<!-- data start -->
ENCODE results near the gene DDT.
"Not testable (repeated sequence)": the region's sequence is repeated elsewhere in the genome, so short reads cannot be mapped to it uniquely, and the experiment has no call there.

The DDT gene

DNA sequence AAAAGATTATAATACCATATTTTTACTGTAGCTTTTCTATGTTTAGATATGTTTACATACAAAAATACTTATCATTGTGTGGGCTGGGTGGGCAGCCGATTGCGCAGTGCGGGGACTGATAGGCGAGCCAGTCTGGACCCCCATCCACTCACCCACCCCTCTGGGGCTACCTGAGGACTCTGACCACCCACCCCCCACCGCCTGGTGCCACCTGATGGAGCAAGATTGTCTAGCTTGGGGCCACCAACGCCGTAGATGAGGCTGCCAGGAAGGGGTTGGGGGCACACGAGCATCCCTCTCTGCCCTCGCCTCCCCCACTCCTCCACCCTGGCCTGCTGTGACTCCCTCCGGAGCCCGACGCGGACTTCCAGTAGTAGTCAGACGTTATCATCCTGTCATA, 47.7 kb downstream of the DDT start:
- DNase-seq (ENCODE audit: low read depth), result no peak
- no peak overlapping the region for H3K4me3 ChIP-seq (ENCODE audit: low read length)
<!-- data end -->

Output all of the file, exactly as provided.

ENCODE results near the gene DDT.
"Not testable (repeated sequence)": the region's sequence is repeated elsewhere in the genome, so short reads cannot be mapped to it uniquely, and the experiment has no call there.

The DDT gene

DNA sequence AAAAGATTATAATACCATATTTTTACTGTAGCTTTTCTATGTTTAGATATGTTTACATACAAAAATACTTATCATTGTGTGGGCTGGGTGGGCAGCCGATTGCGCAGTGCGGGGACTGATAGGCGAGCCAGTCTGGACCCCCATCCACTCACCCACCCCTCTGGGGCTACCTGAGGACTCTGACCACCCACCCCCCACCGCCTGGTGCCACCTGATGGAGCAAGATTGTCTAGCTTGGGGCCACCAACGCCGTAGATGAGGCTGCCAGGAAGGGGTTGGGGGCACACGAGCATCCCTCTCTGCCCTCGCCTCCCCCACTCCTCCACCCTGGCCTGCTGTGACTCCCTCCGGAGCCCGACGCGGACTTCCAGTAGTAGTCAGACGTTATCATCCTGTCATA, 47.7 kb downstream of the DDT start:
- DNase-seq (ENCODE audit: low read depth), result no peak
- no peak overlapping the region for H3K4me3 ChIP-seq (ENCODE audit: low read length)